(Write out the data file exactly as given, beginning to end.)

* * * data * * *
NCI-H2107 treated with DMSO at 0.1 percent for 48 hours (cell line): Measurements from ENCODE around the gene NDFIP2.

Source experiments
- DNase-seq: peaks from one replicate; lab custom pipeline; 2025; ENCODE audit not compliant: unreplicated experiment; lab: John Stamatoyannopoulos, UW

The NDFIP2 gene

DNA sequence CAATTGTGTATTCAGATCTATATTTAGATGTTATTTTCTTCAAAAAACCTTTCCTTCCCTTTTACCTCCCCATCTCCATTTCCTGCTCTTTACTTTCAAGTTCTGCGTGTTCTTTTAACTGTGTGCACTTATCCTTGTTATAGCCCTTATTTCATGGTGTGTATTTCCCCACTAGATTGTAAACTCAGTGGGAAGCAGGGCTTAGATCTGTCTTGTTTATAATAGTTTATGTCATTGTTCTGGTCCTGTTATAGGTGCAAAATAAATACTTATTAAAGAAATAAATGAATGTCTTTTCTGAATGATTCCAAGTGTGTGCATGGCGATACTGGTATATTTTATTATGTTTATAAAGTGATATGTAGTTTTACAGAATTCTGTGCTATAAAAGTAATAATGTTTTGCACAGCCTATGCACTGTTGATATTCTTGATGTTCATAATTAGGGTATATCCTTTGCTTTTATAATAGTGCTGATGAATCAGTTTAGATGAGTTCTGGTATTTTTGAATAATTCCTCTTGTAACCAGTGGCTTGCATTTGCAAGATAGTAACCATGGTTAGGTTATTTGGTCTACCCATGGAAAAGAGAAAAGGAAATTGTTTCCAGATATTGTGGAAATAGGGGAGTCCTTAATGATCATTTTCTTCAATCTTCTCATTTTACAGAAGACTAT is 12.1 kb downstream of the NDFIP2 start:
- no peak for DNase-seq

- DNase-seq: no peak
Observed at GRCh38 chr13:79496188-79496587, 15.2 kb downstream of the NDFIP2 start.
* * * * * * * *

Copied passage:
NCI-H2107 treated with DMSO at 0.1 percent for 48 hours (cell line): Measurements from ENCODE around the gene NDFIP2.

Source experiments
- DNase-seq: peaks from one replicate; lab custom pipeline; 2025; ENCODE audit not compliant: unreplicated experiment; lab: John Stamatoyannopoulos, UW

The NDFIP2 gene

DNA sequence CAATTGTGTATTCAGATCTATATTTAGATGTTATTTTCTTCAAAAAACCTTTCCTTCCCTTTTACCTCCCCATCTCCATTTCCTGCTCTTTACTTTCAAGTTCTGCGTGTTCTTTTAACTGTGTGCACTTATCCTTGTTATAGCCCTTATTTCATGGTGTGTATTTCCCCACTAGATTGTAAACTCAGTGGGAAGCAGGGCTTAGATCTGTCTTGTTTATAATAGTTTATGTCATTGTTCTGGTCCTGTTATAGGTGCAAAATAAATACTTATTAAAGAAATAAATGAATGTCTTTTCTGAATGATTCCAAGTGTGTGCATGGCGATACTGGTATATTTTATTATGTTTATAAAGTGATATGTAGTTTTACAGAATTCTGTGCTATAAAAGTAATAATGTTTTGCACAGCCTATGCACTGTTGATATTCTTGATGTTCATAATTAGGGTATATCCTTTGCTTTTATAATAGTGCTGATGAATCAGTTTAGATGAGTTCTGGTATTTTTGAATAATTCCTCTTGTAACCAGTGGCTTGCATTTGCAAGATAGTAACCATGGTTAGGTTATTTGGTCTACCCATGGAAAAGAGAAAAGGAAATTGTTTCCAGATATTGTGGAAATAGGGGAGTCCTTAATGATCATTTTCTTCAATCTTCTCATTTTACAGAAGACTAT is 12.1 kb downstream of the NDFIP2 start:
- no peak for DNase-seq

- DNase-seq: no peak
Observed at GRCh38 chr13:79496188-79496587, 15.2 kb downstream of the NDFIP2 start.